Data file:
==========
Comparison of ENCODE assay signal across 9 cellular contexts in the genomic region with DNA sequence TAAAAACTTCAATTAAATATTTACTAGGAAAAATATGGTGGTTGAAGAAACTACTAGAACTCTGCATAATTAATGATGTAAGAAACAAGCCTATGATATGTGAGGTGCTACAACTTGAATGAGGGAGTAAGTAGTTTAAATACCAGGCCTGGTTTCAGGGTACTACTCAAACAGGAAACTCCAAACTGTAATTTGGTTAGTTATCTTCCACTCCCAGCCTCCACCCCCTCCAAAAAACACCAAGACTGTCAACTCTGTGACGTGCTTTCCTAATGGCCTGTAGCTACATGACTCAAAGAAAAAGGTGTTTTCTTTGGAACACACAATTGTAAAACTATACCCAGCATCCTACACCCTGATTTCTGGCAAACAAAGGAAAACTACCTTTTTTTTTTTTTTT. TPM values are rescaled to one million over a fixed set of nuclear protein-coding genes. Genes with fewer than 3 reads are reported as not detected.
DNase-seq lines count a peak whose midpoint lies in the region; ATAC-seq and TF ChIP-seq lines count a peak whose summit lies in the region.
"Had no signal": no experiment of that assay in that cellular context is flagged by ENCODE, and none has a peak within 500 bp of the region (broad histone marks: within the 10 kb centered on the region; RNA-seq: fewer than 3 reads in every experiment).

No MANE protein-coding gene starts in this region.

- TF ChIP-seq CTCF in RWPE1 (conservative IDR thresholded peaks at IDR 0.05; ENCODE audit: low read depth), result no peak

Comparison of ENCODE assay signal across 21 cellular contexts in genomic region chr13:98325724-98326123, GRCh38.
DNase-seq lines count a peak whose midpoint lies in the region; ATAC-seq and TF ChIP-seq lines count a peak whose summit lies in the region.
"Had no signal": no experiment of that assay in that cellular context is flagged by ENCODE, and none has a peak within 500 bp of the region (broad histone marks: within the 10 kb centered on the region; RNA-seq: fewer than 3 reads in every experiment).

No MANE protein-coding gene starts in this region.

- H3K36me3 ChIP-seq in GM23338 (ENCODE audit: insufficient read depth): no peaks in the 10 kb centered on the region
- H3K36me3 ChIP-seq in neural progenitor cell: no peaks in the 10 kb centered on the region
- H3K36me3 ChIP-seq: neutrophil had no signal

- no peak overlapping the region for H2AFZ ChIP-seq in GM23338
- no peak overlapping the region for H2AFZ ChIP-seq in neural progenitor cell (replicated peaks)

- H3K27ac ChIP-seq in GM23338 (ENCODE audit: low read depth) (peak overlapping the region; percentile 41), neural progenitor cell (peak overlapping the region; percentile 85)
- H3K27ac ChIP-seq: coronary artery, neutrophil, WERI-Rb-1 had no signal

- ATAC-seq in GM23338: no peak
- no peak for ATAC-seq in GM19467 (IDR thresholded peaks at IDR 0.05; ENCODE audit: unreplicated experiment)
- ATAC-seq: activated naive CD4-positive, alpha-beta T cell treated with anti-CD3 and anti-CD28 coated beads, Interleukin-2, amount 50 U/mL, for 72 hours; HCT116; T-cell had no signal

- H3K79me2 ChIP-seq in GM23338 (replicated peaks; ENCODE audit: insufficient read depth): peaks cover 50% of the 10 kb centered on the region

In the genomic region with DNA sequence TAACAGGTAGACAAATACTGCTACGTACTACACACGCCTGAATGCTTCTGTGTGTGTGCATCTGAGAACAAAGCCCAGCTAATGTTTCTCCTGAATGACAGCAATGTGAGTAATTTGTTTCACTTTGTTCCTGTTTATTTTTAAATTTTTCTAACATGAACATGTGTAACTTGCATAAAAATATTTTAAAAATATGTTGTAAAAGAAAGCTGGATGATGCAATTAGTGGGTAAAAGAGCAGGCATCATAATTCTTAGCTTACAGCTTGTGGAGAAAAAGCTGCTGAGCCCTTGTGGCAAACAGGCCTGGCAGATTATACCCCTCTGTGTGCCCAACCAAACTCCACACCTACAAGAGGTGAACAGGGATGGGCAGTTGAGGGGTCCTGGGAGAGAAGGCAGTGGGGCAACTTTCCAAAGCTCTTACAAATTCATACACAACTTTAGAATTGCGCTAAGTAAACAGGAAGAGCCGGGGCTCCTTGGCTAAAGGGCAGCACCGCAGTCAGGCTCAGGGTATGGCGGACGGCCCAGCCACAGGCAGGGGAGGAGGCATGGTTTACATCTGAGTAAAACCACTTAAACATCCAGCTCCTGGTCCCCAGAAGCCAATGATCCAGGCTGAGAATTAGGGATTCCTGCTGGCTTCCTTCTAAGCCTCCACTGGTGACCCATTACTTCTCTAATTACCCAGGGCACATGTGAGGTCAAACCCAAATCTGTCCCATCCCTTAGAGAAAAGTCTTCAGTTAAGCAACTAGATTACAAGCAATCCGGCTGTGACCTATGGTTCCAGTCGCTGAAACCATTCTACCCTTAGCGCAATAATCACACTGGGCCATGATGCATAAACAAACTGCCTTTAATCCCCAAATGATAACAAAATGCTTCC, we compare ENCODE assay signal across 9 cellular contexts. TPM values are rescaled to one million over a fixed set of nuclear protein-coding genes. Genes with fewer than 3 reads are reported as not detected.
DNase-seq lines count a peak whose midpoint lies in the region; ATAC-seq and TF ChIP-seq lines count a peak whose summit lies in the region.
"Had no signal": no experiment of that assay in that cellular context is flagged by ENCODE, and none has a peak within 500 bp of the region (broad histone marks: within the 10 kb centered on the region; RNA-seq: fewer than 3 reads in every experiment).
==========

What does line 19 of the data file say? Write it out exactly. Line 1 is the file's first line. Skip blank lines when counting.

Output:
- ATAC-seq: activated naive CD4-positive, alpha-beta T cell treated with anti-CD3 and anti-CD28 coated beads, Interleukin-2, amount 50 U/mL, for 72 hours; HCT116; T-cell had no signal